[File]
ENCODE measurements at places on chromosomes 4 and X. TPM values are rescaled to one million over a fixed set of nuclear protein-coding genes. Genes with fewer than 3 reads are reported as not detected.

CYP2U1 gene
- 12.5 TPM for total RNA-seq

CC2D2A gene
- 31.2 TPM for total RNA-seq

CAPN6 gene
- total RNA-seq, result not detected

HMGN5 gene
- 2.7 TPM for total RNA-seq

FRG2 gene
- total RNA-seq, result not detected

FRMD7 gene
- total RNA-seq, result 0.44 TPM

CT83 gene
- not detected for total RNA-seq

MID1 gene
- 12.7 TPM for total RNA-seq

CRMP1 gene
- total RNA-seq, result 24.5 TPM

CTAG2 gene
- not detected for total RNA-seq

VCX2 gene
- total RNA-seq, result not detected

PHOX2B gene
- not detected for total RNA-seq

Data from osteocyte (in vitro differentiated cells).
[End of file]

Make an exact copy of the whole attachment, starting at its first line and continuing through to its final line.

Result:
ENCODE measurements at places on chromosomes 4 and X. TPM values are rescaled to one million over a fixed set of nuclear protein-coding genes. Genes with fewer than 3 reads are reported as not detected.

CYP2U1 gene
- 12.5 TPM for total RNA-seq

CC2D2A gene
- 31.2 TPM for total RNA-seq

CAPN6 gene
- total RNA-seq, result not detected

HMGN5 gene
- 2.7 TPM for total RNA-seq

FRG2 gene
- total RNA-seq, result not detected

FRMD7 gene
- total RNA-seq, result 0.44 TPM

CT83 gene
- not detected for total RNA-seq

MID1 gene
- 12.7 TPM for total RNA-seq

CRMP1 gene
- total RNA-seq, result 24.5 TPM

CTAG2 gene
- not detected for total RNA-seq

VCX2 gene
- total RNA-seq, result not detected

PHOX2B gene
- not detected for total RNA-seq

Data from osteocyte (in vitro differentiated cells).